Beverly Price is a native Washingtonian film photographer and teacher. She documents African American culture in D.C. from the perspective of a black Washingtonian. She grew up in Capitol Hill and now lives in Congress Heights.
I heard that Karon Brown died two days before hosting a party. He was 11 years old and got shot and killed in Southeast D.C., just a few blocks away from my house. I felt sick.
During the party, we had a moment of silence for him. I talked about how we all have a responsibility to protect children growing up in this trauma.
I couldn’t sleep that night. The thought of a child being intentionally killed kept me from rest. The suffering that Karon Brown went through, and that his family and friends currently go through, is too common.
I decided to go to his funeral. It was a hot and humid day on July 29, and for a while the church wouldn’t allow anyone inside except for the close family and a few police officers. People who came to honor Brown’s life milled around outside, including his friends, a group of small black boys no older than 13.
They seemed OK before they went into the church. I saw them all change when they left. Even I changed after I saw this young boy in the casket.
His story and similar stories of youth getting killed in my community reawakened in me a sense of humanity and a love for my neighbors, including the ones I have not yet met. I called around to see if I could get in touch with Brown’s family, but I didn’t have much luck. A few days later, I decided to pick up my camera and find them in Woodland Terrace myself. Once I got there, I called a good friend named Von, who has lived in Woodland Terrace his entire life. He walked me to Quentin Brown, the brother of Karon, and his friends.
As we walked the neighborhood, I began to have a nostalgic feeling from seeing clotheslines with clothes hanging and the sound of an ice cream truck. We walked up to an abandoned housing unit with bars and locks on the doors. The boys were on the steps, and Von told them that I wanted to photograph them. I got the feeling that they didn’t want a stranger taking their picture, so I looked them in the eye with my camera down and told them that I didn’t want to ask them details about what happened, I just cared about how they felt and wanted to know if they were OK. One of the friends then said that I could photograph them.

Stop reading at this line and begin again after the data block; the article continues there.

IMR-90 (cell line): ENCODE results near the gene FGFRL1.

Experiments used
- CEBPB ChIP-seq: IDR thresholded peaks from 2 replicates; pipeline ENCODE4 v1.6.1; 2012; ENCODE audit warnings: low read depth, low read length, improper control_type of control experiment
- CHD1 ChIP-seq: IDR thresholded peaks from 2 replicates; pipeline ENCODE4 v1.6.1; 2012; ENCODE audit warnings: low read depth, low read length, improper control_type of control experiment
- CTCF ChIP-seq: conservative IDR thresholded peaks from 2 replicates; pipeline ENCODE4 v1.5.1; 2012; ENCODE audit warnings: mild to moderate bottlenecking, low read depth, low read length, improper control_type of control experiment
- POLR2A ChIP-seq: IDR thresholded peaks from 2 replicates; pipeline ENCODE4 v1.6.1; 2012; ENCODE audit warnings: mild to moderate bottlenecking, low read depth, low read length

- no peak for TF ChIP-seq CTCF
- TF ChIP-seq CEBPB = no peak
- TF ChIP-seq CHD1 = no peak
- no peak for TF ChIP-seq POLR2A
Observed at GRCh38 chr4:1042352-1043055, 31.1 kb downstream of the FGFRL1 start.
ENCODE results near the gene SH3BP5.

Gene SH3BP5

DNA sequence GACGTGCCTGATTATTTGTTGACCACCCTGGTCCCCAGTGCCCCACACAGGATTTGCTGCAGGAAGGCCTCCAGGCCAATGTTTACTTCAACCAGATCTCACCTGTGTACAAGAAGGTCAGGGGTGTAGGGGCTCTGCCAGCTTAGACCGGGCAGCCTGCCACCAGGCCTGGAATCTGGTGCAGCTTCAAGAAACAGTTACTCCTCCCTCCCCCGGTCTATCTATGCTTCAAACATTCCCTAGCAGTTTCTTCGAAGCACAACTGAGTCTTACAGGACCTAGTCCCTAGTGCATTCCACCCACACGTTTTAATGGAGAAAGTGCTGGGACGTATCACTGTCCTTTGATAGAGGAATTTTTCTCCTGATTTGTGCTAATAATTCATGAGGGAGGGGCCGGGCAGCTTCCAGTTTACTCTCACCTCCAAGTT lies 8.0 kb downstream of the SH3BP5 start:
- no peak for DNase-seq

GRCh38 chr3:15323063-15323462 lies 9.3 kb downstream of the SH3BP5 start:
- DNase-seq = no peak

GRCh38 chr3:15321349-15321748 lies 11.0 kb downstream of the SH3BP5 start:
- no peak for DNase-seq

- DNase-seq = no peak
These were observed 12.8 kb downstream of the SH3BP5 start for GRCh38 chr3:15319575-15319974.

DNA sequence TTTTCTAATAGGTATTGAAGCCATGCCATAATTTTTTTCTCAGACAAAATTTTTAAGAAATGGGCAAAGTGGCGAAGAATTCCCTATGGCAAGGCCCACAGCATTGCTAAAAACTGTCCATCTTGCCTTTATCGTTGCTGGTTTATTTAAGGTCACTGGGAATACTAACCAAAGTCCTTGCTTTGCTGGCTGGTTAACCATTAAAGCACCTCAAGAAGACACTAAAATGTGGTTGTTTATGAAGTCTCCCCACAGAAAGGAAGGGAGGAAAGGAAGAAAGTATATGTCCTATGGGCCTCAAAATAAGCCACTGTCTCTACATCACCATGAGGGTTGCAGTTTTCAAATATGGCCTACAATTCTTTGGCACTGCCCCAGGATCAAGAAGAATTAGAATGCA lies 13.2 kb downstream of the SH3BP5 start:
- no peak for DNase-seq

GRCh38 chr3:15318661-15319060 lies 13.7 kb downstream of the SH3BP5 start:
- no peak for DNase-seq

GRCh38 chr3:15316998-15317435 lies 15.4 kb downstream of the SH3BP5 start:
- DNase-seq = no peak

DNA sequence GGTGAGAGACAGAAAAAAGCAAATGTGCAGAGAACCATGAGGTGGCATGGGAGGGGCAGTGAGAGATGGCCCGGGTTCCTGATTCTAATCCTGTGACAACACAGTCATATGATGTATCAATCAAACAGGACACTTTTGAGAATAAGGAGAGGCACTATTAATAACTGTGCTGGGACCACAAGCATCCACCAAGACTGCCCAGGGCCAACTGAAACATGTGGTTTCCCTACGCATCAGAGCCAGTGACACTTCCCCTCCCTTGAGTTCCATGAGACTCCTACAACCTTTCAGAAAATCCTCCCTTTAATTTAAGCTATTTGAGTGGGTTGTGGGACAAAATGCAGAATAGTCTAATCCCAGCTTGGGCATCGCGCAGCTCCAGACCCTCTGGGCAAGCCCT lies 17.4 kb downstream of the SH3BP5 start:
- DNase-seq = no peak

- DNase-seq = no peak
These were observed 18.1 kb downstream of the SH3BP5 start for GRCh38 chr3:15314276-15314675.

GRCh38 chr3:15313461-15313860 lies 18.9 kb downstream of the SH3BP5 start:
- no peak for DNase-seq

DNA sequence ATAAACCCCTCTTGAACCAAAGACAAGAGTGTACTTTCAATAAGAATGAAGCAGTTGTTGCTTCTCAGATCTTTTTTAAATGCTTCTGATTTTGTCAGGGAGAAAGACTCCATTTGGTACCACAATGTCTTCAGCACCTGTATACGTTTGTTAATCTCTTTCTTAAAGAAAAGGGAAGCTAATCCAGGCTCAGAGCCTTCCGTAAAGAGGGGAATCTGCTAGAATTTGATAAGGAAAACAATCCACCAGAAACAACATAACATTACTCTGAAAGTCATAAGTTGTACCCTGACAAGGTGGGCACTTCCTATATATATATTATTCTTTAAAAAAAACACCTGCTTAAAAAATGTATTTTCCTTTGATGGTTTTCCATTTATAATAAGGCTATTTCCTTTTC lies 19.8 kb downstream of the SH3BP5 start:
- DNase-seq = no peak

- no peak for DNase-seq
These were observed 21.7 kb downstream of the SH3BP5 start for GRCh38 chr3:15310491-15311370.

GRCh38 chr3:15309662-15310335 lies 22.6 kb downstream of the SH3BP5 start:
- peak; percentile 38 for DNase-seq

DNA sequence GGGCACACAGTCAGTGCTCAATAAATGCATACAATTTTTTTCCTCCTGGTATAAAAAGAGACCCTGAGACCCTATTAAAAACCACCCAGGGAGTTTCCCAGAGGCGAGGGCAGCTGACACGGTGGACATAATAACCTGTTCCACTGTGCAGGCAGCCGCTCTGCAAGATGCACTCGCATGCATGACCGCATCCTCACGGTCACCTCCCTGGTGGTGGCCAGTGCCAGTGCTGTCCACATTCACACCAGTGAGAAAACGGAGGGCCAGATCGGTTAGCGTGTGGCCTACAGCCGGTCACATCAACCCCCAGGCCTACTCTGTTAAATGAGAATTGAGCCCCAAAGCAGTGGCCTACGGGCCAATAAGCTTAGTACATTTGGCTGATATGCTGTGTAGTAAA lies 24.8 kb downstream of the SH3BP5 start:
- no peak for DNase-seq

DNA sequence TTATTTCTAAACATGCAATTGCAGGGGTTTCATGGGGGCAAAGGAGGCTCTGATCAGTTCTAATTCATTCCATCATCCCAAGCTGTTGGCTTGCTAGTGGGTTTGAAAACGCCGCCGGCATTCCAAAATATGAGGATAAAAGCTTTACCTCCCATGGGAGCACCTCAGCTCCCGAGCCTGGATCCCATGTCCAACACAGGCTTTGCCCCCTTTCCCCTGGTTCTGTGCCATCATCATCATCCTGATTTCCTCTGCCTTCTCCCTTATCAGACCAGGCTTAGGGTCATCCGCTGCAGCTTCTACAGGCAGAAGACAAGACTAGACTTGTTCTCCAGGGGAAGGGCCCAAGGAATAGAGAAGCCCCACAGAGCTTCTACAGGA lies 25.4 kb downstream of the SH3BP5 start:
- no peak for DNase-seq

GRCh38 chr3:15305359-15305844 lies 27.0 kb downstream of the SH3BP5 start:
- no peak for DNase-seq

Standing in front of the abandoned house with the children, I recalled the trauma of being in high school and losing my best friend to the same type of murder. Her death unraveled me, and I went to prison a year later. I wished I was asked whether I was OK, and had someone to mentor me so I could have avoided jail. So many children have been exposed to violence, drugs, and crimes in their homes, schools, and communities. Going through this trauma can have long lasting effects on even the most resilient spirits. With that in mind, I knew my personal experience called for me to act, to look out for Karon Brown’s brother and friends.
After that day, I spent time with the young boys and their families, and talked with their parents about me using photography to support the children in telling their story.
I spent two weeks photographing the group of friends, and I was impressed with how smart and strong they are. They congregate to listen to music and watch music videos, finding time to play and laugh in a world that violently took their brother and friend from them.
One of the boys, Adrian Brooks, is an honor student at The Children’s Guild Public Charter School. All of them are talented and creative. They told me they are bored in their community—that they want to travel, create music, and have more mentors looking out for them. Talking to them reminded me that early intervention and mental health treatment are key.
We need to raise children who won’t have to recover from their childhoods. Our efforts cannot succeed without community members, parents, government, community leaders, and educators working together in the best interest of our children, now and in the future. Everyone plays an active role in protecting children exposed to violence. We need to listen to the children speak.
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